Although it received a 1992 Obie for best new American play, scripter Donald Margulies’ self-conscious perusal of unfulfilled lives does not stand the test of time. As helmed and designed by William Lewis, “Sight Unseen” chatters relentlessly through the self-serving agendas of three characters: a woman’s obsession over a lost love; a successful painter’s raging insecurities; and a stoic archeologist’s seething resentment because he cannot win his wife’s love. Unfortunately, despite the efforts of a hard-working ensemble, the trio members fail to connect with one another as each plows through deeply rutted rows of emotional angst.
The concerns of these three troubled souls don’t rise above their parochial immediacy. In 1991, success-challenged superstar American artist Jonathan Waxman (Jeffery Dean) visits his onetime lover and muse Patricia (Tiffany Walker) at her rural English home. She has never forgiven him for ending their relationship 17 years earlier.
Skulking around this troubled reunion is Patricia’s husband Nick (Steve Owsley), who has devoted his life to uncovering the refuse of ancient cultures but is currently more interested in savaging a modern society that could elevate what he perceives to be a no-talent sycophant like Waxman.
Interwoven within this skewered menage a trois are two flashback scenes spotlighting Jonathan and Patricia’s earlier relationship and two flash-forward vignettes to a London art gallery focusing on Jonathan’s contentious dealings with probing German reporter Grette (Pilar Monroe).
Margulies’ fractured scenic evolution, which covers 17 years in non-linear sequences, serves more as thematic interruption than enhancement.
Each scene stands alone without illuminating what has come before or setting up what comes after. Exacerbating the situation is a series of lengthy, distracting scene changes that sap the energy needed to sustain the scripter’s meandering dramatic throughline.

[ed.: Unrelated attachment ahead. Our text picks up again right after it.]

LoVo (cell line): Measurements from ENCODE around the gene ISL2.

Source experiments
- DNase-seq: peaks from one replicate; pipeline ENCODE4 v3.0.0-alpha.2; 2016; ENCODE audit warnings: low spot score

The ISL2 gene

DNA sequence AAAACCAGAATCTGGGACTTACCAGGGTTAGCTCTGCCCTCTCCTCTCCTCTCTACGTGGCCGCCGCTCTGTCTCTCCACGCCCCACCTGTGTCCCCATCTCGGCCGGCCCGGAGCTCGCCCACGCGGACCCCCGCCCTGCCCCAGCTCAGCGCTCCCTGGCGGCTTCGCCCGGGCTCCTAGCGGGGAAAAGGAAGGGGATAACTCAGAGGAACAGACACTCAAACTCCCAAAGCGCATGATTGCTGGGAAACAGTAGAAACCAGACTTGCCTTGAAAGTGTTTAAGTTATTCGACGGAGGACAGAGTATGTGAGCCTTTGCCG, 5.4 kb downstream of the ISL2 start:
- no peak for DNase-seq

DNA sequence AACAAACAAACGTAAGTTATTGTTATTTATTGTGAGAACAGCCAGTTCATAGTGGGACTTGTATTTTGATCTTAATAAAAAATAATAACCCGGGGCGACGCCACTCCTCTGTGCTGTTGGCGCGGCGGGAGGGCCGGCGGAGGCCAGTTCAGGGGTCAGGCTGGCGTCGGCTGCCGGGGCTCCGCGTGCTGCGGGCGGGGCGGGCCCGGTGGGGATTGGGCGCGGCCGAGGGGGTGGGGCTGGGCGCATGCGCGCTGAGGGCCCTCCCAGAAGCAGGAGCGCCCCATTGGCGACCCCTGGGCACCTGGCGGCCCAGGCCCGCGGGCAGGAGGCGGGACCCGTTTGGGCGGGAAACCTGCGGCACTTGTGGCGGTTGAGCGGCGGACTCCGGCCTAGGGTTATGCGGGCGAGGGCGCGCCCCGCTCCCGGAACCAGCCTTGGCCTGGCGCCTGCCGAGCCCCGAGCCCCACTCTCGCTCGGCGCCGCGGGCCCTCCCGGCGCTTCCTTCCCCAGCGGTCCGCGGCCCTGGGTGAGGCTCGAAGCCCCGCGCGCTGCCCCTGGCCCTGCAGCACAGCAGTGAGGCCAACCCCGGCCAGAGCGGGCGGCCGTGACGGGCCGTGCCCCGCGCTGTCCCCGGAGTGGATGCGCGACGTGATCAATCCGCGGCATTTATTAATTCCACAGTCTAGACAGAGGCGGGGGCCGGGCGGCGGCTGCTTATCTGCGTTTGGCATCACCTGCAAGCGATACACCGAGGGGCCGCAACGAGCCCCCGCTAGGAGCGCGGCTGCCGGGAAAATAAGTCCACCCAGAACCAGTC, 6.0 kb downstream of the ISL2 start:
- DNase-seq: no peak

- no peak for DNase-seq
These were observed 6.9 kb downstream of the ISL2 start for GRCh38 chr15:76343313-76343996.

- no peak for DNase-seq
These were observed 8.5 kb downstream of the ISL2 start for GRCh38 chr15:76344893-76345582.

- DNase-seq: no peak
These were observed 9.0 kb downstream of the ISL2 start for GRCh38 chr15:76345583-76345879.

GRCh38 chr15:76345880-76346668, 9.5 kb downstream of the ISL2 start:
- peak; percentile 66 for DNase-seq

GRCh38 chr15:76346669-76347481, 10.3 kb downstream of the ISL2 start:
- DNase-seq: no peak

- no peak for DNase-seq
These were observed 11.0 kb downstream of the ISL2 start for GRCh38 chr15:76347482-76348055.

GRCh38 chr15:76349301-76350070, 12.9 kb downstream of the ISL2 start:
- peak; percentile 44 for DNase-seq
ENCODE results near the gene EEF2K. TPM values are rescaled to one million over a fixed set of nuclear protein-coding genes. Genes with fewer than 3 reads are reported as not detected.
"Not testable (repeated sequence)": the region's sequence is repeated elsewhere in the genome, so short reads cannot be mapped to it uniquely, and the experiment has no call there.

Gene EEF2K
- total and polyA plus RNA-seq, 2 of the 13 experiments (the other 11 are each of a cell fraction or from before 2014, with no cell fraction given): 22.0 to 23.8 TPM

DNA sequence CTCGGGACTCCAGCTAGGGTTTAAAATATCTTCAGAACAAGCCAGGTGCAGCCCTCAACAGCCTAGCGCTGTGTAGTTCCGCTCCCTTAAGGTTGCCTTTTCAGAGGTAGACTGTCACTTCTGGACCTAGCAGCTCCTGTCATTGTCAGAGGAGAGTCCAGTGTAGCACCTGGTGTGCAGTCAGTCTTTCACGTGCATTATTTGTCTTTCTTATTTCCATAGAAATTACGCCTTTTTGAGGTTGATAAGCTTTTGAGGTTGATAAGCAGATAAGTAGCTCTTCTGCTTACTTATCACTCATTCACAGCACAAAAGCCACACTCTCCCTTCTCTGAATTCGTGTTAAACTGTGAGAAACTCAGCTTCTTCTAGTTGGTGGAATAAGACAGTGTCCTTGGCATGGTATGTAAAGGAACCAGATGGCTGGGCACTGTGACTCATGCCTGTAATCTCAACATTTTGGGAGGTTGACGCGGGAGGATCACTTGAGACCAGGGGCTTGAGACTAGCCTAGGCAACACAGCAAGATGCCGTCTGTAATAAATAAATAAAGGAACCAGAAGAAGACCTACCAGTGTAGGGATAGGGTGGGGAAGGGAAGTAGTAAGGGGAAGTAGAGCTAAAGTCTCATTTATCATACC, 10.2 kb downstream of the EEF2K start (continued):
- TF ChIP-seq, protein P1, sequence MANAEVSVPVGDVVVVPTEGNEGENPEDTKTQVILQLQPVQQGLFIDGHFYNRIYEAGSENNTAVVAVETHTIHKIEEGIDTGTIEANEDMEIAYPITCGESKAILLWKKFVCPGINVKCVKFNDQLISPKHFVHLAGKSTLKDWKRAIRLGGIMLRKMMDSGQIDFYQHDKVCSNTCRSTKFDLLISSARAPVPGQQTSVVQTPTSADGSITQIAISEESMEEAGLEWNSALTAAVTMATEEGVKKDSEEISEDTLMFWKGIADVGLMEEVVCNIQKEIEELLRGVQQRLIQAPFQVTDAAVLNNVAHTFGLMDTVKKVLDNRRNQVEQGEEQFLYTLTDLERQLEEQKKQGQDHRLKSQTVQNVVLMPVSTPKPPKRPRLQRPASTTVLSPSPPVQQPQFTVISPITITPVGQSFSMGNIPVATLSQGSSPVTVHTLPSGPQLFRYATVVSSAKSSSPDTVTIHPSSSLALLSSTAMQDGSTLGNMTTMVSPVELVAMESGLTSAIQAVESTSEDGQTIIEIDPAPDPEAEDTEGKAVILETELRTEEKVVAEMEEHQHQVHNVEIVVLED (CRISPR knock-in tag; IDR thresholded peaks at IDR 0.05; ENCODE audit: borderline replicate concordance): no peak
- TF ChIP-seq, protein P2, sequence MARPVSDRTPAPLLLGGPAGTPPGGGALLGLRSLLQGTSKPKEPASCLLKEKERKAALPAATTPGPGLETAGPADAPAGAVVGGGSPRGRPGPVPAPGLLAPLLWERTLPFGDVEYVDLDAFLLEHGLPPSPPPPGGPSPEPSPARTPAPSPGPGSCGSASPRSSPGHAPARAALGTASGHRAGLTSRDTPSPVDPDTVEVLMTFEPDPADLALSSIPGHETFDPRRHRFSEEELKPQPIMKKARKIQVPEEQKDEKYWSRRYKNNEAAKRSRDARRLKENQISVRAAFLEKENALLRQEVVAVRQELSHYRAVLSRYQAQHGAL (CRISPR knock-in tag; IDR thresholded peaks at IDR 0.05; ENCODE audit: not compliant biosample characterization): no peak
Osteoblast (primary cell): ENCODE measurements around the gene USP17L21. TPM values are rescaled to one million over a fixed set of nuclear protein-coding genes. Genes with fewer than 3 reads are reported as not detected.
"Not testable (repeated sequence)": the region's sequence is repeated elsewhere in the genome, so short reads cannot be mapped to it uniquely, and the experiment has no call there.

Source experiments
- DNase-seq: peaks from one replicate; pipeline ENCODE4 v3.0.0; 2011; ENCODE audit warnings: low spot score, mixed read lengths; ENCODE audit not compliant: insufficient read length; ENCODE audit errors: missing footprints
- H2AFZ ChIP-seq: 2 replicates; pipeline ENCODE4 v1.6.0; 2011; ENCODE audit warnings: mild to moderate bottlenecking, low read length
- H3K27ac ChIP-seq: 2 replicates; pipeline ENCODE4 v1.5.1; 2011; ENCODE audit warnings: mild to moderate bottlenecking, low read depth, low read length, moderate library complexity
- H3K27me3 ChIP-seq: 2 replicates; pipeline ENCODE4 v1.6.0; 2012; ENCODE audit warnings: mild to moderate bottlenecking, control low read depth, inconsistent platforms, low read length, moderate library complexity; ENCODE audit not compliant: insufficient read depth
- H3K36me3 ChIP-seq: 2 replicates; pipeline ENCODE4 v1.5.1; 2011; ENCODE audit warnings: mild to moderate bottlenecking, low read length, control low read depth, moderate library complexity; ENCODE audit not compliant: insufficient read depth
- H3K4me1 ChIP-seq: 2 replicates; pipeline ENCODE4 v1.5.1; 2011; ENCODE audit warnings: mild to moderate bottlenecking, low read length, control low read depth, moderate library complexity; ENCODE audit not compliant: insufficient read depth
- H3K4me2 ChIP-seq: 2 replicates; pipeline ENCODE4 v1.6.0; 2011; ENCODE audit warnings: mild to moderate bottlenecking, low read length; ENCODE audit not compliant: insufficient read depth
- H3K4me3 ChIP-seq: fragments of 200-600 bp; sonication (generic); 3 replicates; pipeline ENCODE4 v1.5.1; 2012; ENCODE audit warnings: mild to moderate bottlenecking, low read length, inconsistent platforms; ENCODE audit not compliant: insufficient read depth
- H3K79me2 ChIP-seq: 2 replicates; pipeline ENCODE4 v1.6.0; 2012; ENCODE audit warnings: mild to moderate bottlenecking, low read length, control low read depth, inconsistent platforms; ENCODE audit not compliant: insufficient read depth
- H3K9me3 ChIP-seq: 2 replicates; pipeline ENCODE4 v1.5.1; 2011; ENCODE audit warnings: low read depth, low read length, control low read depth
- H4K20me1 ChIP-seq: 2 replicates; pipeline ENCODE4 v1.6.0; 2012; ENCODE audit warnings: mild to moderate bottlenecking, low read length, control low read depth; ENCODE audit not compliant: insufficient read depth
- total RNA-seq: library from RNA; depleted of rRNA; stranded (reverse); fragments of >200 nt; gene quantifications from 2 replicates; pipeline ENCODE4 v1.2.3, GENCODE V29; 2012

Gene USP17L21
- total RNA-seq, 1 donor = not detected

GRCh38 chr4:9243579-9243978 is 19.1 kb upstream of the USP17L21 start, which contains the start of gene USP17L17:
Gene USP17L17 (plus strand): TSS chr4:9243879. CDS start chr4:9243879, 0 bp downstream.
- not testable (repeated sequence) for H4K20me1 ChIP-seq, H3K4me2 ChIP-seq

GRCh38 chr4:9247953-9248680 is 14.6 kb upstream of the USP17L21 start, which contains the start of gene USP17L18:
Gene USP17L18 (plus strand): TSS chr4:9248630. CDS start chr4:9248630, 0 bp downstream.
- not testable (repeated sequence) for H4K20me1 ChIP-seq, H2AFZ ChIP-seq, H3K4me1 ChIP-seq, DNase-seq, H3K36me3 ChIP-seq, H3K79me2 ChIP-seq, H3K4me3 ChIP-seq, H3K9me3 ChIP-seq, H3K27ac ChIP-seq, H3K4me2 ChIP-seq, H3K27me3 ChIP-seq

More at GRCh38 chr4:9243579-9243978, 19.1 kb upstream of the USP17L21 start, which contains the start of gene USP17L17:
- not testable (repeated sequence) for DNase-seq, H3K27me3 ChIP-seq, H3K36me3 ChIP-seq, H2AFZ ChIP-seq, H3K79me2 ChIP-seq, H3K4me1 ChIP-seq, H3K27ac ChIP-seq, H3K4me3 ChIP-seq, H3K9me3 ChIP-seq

Doing her best to provide a viable thematic arc, Walker gives a layered portrayal of Patricia as the character projects a constantly shifting amalgam of hatred, love and torment in her current confrontation with Jonathan and an achingly poignant innocence, passion and awe during the flashbacks. Her failure to truly connect with either her ex-lover or her husband may be blamed on the single-minded, blinders-on portrayals of the two men.
Dean’s Jonathan certainly projects a tangible sense of insecurity and disbelief that he — middle class Jewish boy from Brooklyn — has become an icon of the art world. But when confronted by Patricia or sneeringly insulting Nick, a wellspring of self-defensive posturing gushes forth from Jonathan that is neither conversationally interactive nor thematically enlightening.
This carries through in Jonathan’s labored interview with Grette (featuring a dead-on portrayal by Monroe), highlighted by Jonathan’s explosion of Jewish guilt that completely overpowers the scene’s connection to the rest of the play.
Owsley’s Nick appears challenged by the reality that he appears in several different scenes, and, in each vignette, he takes on a new persona, ranging from monosyllabic catatonia to aestheticism that declares nothing artistically noteworthy has been created since the Renaissance.
But, he fails to communicate Margulies’ assertion that Nick’s only reason for existence is Patricia’s need to be his wife. Unfortunately, helmer Lewis offers little assistance.